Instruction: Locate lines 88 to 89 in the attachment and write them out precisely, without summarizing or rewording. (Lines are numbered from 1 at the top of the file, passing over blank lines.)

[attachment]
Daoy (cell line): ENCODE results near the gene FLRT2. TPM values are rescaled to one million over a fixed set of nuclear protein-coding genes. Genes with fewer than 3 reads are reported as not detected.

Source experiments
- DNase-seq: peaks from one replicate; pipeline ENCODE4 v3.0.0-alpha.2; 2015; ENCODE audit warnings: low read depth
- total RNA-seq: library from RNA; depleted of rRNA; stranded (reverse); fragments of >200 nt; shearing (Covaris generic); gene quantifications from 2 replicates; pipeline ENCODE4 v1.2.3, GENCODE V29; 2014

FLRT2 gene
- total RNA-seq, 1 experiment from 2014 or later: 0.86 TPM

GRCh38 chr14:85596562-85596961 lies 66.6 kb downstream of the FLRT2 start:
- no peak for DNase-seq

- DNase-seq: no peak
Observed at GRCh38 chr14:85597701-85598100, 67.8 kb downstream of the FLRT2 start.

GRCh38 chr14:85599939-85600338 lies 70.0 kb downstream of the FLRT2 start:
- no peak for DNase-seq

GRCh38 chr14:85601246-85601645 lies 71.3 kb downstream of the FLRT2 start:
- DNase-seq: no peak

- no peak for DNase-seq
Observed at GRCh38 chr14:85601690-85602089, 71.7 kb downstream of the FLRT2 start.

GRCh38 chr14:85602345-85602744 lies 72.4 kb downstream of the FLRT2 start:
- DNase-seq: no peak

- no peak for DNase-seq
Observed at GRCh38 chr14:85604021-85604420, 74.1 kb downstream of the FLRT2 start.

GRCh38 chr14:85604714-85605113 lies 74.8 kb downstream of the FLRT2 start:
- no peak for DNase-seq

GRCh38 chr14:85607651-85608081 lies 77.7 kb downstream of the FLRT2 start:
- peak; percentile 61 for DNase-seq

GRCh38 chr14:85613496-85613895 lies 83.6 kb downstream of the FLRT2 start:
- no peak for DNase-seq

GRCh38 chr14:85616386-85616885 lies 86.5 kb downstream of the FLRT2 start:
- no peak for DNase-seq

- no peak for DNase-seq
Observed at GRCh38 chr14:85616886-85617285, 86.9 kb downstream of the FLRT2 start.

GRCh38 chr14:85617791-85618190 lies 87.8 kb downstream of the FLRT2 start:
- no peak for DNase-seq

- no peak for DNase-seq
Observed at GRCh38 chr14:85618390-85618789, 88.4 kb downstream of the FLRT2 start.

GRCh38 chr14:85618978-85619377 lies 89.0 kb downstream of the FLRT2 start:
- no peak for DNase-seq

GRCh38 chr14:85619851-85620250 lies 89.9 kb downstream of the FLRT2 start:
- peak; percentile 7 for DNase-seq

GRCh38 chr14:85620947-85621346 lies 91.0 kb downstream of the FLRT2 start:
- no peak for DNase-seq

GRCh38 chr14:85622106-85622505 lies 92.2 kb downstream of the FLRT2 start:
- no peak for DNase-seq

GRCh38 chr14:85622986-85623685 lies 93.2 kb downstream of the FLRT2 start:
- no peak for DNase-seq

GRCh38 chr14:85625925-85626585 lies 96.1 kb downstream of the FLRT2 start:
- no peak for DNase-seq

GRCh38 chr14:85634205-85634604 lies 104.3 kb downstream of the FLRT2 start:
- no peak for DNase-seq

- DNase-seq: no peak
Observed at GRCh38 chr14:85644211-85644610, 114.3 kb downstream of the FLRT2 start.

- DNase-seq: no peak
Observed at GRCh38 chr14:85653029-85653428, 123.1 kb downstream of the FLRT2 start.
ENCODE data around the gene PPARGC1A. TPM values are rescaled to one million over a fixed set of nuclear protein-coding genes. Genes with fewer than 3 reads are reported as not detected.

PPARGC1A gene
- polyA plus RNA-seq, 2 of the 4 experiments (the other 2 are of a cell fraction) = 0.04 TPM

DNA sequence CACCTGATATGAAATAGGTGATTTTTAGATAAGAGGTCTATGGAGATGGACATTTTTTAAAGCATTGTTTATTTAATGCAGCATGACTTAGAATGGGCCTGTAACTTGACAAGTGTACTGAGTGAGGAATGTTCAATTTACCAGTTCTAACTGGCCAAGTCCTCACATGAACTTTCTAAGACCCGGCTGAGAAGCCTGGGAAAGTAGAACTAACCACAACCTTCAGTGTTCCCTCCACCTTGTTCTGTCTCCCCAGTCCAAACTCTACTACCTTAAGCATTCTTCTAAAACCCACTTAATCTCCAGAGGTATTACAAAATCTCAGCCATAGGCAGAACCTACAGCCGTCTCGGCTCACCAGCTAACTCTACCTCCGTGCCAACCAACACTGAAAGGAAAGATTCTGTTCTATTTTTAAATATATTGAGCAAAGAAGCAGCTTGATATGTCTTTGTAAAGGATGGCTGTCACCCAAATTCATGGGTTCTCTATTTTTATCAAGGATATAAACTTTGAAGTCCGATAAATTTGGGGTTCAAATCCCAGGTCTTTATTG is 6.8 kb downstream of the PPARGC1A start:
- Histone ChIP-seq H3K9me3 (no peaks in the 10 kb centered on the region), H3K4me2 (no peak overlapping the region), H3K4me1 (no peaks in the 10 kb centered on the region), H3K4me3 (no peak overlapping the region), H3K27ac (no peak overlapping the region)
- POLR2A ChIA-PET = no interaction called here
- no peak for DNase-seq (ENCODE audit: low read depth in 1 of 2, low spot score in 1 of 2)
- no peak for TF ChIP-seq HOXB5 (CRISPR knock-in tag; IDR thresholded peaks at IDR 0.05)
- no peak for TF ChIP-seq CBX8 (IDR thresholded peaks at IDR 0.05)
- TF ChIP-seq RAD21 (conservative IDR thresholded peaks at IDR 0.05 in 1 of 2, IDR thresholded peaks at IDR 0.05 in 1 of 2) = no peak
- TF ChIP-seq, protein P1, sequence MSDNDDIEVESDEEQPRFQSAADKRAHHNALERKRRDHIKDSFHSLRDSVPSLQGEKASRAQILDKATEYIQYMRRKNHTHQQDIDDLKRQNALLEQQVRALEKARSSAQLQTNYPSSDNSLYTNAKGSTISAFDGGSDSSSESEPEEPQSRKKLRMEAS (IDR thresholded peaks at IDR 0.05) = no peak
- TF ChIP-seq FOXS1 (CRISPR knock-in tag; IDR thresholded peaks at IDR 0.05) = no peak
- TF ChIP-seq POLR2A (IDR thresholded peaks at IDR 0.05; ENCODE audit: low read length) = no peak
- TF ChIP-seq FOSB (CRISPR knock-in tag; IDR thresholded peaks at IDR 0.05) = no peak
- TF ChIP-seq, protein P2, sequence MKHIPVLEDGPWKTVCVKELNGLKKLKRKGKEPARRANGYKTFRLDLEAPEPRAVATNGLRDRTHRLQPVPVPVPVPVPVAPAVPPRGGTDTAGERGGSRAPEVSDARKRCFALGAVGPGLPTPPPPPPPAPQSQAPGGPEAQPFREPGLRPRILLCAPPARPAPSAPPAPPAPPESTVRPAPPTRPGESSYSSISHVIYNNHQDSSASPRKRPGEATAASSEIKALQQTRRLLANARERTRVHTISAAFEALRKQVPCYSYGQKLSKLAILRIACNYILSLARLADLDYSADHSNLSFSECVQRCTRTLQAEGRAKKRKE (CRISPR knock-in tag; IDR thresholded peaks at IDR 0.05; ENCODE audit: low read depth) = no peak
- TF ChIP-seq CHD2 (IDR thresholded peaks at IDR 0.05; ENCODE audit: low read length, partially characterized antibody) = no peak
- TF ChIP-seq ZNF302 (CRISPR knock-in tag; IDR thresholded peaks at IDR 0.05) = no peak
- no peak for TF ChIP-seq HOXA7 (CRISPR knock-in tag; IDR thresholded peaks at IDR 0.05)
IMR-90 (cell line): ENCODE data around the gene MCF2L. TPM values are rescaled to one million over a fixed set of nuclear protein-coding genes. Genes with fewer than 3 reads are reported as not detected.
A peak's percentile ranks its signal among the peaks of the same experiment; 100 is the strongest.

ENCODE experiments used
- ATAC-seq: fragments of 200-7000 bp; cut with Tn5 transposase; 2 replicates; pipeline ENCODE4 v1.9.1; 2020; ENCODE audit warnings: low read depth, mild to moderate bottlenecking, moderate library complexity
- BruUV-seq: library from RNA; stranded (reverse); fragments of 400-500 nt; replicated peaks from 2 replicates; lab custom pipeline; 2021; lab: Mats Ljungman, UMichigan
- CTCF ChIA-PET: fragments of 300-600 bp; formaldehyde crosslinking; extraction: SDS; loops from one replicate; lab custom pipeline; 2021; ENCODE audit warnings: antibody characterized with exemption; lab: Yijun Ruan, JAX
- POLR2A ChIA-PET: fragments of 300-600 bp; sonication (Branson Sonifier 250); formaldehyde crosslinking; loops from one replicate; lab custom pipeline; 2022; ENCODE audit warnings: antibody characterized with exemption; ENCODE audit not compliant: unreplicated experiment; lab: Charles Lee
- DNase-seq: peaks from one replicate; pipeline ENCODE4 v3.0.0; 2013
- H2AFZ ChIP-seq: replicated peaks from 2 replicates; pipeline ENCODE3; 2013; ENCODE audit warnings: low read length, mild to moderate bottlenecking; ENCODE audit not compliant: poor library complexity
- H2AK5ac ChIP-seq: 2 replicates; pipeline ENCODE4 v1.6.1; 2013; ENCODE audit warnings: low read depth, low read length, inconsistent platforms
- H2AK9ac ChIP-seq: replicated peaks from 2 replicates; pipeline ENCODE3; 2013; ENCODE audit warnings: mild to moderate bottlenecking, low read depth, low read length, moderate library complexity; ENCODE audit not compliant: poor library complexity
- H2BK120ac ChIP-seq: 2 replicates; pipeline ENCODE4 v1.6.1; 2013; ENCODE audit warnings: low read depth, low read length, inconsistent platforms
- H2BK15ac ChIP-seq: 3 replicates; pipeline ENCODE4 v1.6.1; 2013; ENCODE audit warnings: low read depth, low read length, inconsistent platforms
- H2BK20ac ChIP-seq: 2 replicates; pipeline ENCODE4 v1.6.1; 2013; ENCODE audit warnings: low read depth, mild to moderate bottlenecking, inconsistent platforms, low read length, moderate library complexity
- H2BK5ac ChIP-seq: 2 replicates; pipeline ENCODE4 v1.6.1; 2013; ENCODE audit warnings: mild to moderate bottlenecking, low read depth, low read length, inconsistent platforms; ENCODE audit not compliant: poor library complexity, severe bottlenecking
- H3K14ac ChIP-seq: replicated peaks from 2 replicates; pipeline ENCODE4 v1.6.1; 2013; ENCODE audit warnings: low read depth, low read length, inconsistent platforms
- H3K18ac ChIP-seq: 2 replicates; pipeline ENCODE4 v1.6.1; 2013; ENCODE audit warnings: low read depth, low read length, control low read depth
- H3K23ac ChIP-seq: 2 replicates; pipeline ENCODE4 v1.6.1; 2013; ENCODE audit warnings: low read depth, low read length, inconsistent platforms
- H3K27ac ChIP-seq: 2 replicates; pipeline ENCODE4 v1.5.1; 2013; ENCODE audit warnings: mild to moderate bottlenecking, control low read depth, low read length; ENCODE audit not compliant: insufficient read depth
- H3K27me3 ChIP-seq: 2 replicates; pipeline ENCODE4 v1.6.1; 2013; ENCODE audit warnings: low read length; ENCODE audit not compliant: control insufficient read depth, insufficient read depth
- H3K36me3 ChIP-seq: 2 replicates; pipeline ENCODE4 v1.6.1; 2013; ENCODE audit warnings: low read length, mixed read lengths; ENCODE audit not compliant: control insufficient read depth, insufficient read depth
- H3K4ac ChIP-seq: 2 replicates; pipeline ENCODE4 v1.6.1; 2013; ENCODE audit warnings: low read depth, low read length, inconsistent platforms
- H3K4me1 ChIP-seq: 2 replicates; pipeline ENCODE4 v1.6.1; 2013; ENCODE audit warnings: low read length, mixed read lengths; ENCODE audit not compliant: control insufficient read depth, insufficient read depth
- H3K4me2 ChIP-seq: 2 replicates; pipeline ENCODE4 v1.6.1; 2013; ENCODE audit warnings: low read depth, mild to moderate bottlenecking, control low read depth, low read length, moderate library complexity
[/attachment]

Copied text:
- H3K23ac ChIP-seq: 2 replicates; pipeline ENCODE4 v1.6.1; 2013; ENCODE audit warnings: low read depth, low read length, inconsistent platforms
- H3K27ac ChIP-seq: 2 replicates; pipeline ENCODE4 v1.5.1; 2013; ENCODE audit warnings: mild to moderate bottlenecking, control low read depth, low read length; ENCODE audit not compliant: insufficient read depth